Turner departs as Volvo Ocean Race reconsiders 2019/20 schedule

Chief executive leaves as yacht race reverts on plan to use Super 60 boats.

Turner departs as Volvo Ocean Race reconsiders 2019/20 schedule

Mark Turner is to step down as the chief executive of the Volvo Ocean Race after it announced that it will not implement the previously announced changes to its future race schedules. 

Volvo Ocean Race stakeholders confirmed that the proposed 2019/20 race, which was scheduled to be raced in new Super 60 foiling boats, will not go ahead as originally planned. A revised type of yacht and schedule for future Volvo Ocean Races will be announced soon, starting with the 2019/20 race.  

The 2017/18 Volvo Ocean Race - which will begin in Spain’s Alicante on 22nd October and conclude in the Dutch port of The Hague in June 2018 - is unaffected by the change.

As a consequence of the review, Turner has handed in his resignation. He will remain in the role until a replacement chief executive is appointed. Turner succeeded Knut Frostad in 2016 after 23 years as founder and executive chairman of global sports marketing and events company OC Sport.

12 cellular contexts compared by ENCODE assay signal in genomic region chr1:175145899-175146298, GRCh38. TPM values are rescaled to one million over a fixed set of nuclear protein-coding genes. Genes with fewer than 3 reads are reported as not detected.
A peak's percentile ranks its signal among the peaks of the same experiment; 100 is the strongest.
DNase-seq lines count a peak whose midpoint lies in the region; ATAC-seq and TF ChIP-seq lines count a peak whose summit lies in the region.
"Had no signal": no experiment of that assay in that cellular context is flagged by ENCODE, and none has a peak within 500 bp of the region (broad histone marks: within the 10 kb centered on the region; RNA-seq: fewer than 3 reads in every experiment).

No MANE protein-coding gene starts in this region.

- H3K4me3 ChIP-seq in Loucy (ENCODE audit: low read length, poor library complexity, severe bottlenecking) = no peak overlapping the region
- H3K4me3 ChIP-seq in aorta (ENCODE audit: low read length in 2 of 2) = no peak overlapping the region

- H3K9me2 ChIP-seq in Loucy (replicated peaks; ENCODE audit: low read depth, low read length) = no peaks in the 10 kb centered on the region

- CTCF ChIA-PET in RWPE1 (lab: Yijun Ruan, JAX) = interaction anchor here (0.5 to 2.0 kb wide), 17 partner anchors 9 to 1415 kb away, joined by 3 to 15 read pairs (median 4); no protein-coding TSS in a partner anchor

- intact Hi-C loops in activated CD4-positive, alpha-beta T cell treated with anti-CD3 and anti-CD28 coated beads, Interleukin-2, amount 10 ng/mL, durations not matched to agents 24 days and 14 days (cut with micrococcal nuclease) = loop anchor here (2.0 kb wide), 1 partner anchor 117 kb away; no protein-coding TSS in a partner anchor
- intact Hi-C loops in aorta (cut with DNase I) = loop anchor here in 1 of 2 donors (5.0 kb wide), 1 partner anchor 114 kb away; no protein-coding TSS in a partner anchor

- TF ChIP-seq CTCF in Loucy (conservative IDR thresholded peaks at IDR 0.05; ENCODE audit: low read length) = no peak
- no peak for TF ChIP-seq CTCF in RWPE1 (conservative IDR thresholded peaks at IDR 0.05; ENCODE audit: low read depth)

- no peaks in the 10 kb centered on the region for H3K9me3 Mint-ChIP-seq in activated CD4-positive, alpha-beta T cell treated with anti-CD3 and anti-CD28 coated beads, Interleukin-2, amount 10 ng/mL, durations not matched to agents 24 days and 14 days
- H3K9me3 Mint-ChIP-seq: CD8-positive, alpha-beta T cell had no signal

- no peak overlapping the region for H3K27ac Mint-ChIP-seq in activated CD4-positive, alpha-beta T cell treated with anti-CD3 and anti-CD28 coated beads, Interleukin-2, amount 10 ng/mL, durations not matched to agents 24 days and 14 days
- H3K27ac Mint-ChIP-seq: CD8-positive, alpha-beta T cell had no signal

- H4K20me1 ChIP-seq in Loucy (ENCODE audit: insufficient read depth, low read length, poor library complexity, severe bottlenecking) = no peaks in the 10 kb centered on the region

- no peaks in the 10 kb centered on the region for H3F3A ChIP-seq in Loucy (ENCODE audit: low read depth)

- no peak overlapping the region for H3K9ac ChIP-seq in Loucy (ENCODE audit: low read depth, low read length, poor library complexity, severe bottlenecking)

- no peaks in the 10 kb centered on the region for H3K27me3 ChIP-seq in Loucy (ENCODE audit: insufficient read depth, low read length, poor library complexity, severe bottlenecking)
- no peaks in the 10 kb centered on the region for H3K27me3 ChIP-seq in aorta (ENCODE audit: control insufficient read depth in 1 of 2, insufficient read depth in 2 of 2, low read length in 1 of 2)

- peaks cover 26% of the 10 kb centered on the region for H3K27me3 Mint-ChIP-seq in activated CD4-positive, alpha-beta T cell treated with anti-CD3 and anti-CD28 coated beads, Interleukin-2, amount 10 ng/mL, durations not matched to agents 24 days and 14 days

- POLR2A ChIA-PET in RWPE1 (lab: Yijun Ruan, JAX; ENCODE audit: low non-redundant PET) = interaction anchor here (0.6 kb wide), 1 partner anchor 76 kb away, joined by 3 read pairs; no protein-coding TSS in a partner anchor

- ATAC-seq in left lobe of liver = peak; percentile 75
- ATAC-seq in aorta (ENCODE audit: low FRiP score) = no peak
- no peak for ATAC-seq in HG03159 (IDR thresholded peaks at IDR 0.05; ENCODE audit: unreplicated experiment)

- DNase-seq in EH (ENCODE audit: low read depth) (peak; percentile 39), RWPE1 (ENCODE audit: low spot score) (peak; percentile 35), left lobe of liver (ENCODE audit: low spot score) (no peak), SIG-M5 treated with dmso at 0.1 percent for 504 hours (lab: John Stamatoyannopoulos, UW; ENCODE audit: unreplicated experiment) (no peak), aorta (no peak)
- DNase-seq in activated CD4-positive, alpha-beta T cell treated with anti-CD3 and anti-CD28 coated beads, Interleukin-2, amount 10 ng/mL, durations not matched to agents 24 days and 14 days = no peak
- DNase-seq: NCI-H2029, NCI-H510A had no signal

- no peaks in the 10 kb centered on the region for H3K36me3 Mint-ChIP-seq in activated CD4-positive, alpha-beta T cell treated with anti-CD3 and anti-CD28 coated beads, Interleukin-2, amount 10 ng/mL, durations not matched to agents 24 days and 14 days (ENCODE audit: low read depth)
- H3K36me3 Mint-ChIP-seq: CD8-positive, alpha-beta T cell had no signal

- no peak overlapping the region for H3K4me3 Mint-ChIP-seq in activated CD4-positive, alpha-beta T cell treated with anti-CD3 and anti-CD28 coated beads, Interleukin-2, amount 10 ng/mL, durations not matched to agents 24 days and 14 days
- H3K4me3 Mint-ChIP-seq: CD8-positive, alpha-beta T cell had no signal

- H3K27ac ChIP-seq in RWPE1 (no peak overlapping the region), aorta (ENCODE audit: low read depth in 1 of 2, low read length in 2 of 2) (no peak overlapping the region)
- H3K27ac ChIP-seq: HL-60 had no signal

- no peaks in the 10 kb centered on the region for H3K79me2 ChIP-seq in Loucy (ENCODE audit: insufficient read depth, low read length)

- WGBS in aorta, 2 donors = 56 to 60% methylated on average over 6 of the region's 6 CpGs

“Although I have decided to step down from my position, I am very grateful to have had the opportunity to lead the Volvo Ocean Race at this important time,” said Turner. “I am confident the 2017/18 race will be one of the best ever.”

Henry Stenson, chairman of the Volvo Ocean Race supervisory board, added: “Whilst we regret the fact that Mark has decided to step down from his current role, we are grateful for the hard work and contribution over the last 16 months. 

“The leadership team Mark has put in place will ensure the race remains both a world class sailing and business platform and we wish him all the best for the future.” 

The 2017/18 Volvo Ocean Race is contested by seven professional sailing teams and will visit 12 stopover ports - Alicante, Lisbon, Cape Town, Melbourne, Hong Kong, Guangzhou, Auckland, Itajaí, Newport, Cardiff, Gothenburg, and The Hague - covering 45,000 nautical miles.